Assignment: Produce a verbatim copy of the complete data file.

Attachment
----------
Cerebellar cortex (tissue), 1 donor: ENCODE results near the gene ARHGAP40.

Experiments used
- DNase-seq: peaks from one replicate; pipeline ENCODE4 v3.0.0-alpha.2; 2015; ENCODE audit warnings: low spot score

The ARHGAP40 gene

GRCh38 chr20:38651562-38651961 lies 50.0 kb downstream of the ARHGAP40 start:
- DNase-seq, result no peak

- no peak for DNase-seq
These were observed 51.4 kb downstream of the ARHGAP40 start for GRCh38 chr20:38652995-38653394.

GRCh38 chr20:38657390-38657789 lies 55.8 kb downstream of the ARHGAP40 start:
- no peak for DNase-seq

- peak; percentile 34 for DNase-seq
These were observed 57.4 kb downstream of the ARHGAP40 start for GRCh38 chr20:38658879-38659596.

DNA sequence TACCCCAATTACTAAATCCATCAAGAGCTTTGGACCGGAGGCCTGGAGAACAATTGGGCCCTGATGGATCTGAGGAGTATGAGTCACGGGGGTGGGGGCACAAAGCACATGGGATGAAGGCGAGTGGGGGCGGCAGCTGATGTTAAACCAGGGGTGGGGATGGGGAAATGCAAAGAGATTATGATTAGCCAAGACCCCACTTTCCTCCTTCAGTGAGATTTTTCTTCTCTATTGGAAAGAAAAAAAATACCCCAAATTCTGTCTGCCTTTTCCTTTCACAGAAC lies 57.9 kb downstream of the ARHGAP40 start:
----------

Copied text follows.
Cerebellar cortex (tissue), 1 donor: ENCODE results near the gene ARHGAP40.

Experiments used
- DNase-seq: peaks from one replicate; pipeline ENCODE4 v3.0.0-alpha.2; 2015; ENCODE audit warnings: low spot score

The ARHGAP40 gene

GRCh38 chr20:38651562-38651961 lies 50.0 kb downstream of the ARHGAP40 start:
- DNase-seq, result no peak

- no peak for DNase-seq
These were observed 51.4 kb downstream of the ARHGAP40 start for GRCh38 chr20:38652995-38653394.

GRCh38 chr20:38657390-38657789 lies 55.8 kb downstream of the ARHGAP40 start:
- no peak for DNase-seq

- peak; percentile 34 for DNase-seq
These were observed 57.4 kb downstream of the ARHGAP40 start for GRCh38 chr20:38658879-38659596.

DNA sequence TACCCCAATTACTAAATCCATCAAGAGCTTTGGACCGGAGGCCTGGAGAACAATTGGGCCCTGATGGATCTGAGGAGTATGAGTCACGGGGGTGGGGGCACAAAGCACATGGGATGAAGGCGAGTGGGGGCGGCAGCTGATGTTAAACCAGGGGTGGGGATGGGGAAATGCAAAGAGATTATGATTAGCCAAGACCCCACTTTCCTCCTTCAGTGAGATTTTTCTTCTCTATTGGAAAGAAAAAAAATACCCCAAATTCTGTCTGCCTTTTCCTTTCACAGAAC lies 57.9 kb downstream of the ARHGAP40 start: